Key Specifications Table
|Species Reactivity||Key Applications||Host||Format||Antibody Type|
|M, R, H||ELISA, IHC, WB||Rb||Serum||Polyclonal Antibody|
|Presentation||Rabbit polyclonal antiserum in buffer containing no preservatives. Lyophilized. Reconstitute with 50 μL of sterile distilled water.|
|Safety Information according to GHS|
|Material Size||50 µL|
Anti-Brain Derived Neurotrophic Factor Antibody SDS
|Reference overview||Pub Med ID|
|A role for the p75 neurotrophin receptor in axonal degeneration and apoptosis induced by oxidative stress.|
Kraemer, BR; Snow, JP; Vollbrecht, P; Pathak, A; Valentine, WM; Deutch, AY; Carter, BD
The Journal of biological chemistry 289 21205-16 2014
The p75 neurotrophin receptor (p75(NTR)) mediates the death of specific populations of neurons during the development of the nervous system or after cellular injury. The receptor has also been implicated as a contributor to neurodegeneration caused by numerous pathological conditions. Because many of these conditions are associated with increases in reactive oxygen species, we investigated whether p75(NTR) has a role in neurodegeneration in response to oxidative stress. Here we demonstrate that p75(NTR) signaling is activated by 4-hydroxynonenal (HNE), a lipid peroxidation product generated naturally during oxidative stress. Exposure of sympathetic neurons to HNE resulted in neurite degeneration and apoptosis. However, these effects were reduced markedly in neurons from p75(NTR-/-) mice. The neurodegenerative effects of HNE were not associated with production of neurotrophins and were unaffected by pretreatment with a receptor-blocking antibody, suggesting that oxidative stress activates p75(NTR) via a ligand-independent mechanism. Previous studies have established that proteolysis of p75(NTR) by the metalloprotease TNFα-converting enzyme and γ-secretase is necessary for p75(NTR)-mediated apoptotic signaling. Exposure of sympathetic neurons to HNE resulted in metalloprotease- and γ-secretase-dependent cleavage of p75(NTR). Pharmacological blockade of p75(NTR) proteolysis protected sympathetic neurons from HNE-induced neurite degeneration and apoptosis, suggesting that cleavage of p75(NTR) is necessary for oxidant-induced neurodegeneration. In vivo, p75(NTR-/-) mice exhibited resistance to axonal degeneration associated with oxidative injury following administration of the neurotoxin 6-hydroxydopamine. Together, these data suggest a novel mechanism linking oxidative stress to ligand-independent cleavage of p75(NTR), resulting in axonal fragmentation and neuronal death.
|Sex-dependent impacts of low-level lead exposure and prenatal stress on impulsive choice behavior and associated biochemical and neurochemical manifestations.|
Weston, HI; Weston, DD; Allen, JL; Cory-Slechta, DA
Neurotoxicology 44 169-83 2014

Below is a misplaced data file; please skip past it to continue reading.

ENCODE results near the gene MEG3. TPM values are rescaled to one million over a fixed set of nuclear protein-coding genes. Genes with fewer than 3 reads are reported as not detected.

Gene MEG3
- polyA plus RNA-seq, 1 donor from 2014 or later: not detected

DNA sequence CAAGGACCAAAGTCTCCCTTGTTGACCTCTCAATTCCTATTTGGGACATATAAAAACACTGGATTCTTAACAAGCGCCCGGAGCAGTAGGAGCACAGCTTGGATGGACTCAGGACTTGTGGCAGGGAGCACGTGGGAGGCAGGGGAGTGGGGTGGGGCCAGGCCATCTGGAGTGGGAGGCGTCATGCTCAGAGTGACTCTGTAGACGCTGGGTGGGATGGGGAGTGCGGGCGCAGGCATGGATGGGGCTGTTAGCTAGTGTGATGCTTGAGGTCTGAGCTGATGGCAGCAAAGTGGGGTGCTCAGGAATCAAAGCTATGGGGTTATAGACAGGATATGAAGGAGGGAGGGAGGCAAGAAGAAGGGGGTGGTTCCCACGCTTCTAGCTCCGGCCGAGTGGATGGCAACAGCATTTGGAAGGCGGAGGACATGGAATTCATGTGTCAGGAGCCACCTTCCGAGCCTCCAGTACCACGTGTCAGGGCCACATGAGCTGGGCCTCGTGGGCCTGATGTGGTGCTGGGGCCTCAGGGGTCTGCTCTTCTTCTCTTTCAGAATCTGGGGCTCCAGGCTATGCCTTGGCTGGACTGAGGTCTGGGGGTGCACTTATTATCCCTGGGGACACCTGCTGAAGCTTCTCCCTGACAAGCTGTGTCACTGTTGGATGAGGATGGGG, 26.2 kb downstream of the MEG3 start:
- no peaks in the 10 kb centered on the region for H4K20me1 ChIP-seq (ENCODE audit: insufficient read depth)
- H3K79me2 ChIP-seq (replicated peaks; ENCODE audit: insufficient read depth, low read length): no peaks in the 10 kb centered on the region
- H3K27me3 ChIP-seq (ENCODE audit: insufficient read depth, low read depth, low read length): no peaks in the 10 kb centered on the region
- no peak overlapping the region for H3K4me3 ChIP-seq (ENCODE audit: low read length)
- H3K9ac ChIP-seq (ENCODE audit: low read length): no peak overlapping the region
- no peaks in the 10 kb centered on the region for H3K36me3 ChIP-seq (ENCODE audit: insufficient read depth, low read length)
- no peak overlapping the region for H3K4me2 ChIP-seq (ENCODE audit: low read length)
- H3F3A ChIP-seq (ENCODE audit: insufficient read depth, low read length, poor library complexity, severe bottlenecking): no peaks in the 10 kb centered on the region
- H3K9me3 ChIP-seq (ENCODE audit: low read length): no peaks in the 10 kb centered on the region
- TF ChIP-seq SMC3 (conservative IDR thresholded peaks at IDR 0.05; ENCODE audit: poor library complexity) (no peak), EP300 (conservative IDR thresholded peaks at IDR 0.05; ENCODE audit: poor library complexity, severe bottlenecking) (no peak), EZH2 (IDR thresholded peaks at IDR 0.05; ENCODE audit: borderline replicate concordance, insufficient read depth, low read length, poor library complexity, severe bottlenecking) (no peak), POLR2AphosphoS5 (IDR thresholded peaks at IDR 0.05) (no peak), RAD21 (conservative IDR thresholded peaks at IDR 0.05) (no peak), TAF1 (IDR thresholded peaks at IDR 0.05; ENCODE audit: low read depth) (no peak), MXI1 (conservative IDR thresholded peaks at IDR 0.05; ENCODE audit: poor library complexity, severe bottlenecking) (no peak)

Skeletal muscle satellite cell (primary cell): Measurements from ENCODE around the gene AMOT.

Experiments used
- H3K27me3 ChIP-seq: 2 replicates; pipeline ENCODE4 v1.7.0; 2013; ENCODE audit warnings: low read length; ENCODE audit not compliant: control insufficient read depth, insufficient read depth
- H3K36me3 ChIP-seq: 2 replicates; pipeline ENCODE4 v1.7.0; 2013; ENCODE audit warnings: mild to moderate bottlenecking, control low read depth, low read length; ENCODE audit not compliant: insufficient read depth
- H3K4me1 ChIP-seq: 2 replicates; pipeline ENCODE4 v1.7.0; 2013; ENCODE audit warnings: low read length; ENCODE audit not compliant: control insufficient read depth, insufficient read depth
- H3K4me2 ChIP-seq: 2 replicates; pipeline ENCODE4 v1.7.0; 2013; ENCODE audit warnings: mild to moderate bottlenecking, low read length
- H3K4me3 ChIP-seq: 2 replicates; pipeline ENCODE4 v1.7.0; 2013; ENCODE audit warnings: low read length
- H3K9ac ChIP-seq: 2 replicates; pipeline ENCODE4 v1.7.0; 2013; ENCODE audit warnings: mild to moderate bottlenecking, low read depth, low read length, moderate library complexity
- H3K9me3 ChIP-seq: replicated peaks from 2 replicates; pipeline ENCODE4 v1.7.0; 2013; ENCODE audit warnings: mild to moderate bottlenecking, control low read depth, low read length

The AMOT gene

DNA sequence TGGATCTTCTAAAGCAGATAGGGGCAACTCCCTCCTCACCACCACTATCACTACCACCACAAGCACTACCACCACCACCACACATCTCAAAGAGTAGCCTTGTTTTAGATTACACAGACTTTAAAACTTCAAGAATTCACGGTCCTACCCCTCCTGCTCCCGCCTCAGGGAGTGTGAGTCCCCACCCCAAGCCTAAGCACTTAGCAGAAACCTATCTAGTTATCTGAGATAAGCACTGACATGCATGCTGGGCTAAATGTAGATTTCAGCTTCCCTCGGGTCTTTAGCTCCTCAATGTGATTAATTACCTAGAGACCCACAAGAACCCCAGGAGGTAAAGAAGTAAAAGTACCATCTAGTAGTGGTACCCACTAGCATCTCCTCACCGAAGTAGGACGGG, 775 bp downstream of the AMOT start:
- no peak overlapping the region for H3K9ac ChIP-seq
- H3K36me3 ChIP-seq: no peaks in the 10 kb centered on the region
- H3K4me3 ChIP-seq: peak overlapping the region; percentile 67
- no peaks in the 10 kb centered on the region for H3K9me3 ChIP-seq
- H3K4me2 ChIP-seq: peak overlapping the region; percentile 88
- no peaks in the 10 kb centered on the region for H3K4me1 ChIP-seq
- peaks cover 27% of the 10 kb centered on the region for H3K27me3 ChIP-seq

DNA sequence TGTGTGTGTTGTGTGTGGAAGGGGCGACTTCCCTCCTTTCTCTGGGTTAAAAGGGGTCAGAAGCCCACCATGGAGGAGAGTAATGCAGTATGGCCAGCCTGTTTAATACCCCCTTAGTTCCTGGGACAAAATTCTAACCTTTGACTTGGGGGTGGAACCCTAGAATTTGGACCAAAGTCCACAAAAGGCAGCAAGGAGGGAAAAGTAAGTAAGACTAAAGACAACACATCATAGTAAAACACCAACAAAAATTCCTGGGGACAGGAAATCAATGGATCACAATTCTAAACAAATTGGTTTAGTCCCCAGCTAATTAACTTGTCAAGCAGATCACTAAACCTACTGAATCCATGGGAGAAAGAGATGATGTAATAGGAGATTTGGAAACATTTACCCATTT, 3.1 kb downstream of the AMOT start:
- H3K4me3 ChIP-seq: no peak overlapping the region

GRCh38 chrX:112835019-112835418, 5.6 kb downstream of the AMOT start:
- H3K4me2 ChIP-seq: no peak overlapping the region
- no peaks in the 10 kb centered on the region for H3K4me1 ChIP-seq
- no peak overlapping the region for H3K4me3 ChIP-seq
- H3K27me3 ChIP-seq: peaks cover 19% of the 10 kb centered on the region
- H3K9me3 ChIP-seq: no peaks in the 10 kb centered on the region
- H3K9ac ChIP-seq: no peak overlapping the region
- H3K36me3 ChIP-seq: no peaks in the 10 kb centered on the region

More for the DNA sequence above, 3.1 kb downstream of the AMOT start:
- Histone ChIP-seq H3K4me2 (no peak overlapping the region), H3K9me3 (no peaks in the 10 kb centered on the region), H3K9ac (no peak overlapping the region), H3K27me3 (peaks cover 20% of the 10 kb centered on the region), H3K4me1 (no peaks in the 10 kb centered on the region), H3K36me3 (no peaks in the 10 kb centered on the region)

A prior study demonstrated increased overall response rates on a fixed interval (FI) schedule of reward in female offspring that had been subjected to maternal lead (Pb) exposure, prenatal stress (PS) and offspring stress challenge relative to control, prenatal stress alone, lead alone and lead+prenatal stress alone (Virgolini et al., 2008). Response rates on FI schedules have been shown to directly relate to measures of self-control (impulsivity) in children and in infants (Darcheville et al., 1992, 1993). The current study sought to determine whether enhanced effects of Pb±PS would therefore be seen in a more direct measure of impulsive choice behavior, i.e., a delay discounting paradigm. Offspring of dams exposed to 0 or 50ppm Pb acetate from 2 to 3 months prior to breeding through lactation, with or without immobilization restraint stress (PS) on gestational days 16 and 17, were trained on a delay discounting paradigm that offered a choice between a large reward (three 45mg food pellets) after a long delay or a small reward (one 45mg food pellet) after a short delay, with the long delay value increased from 0s to 30s across sessions. Alterations in extinction of this performance, and its subsequent re-acquisition after reinforcement delivery was reinstated were also examined. Brains of littermates of behaviorally-trained offspring were utilized to examine corresponding changes in monoamines and in levels of brain derived neurotrophic factor (BDNF), the serotonin transporter (SERT) and the N-methyl-d-aspartate receptor (NMDAR) 2A in brain regions associated with impulsive choice behavior. Results showed that Pb±PS-induced changes in delay discounting occurred almost exclusively in males. In addition to increasing percent long delay responding at the indifference point (i.e., reduced impulsive choice behavior), Pb±PS slowed acquisition of delayed discounting performance, and increased numbers of both failures to and latencies to initiate trials. Overall, the profile of these alterations were more consistent with impaired learning/behavioral flexibility and/or with enhanced sensitivity to the downshift in reward opportunities imposed by the transition from delay discounting training conditions to delay discounting choice response contingencies. Consistent with these behavioral changes, Pb±PS treated males also showed reductions in brain serotonin function in all mesocorticolimbic regions, broad monoamine changes in nucleus accumbens, and reductions in both BDNF and NMDAR 2A levels and increases in SERT in frontal cortex, i.e., in regions and neurotransmitter systems known to mediate learning/behavioral flexibility, and which were of greater impact in males. The current findings do not fully support a generality of the enhancement of Pb effects by PS, as previously seen with FI performance in females (Virgolini et al., 2008), and suggest a dissociation of the behaviors controlled by FI and delay discounting paradigms, at least in response to Pb±PS in rats. Collectively, however, the findings remain consistent with sex-dependent differences in the impacts of both Pb and PS and with the need to understand both the role of contingencies of reinforcement and underlying neurobiological effects in these sex differences.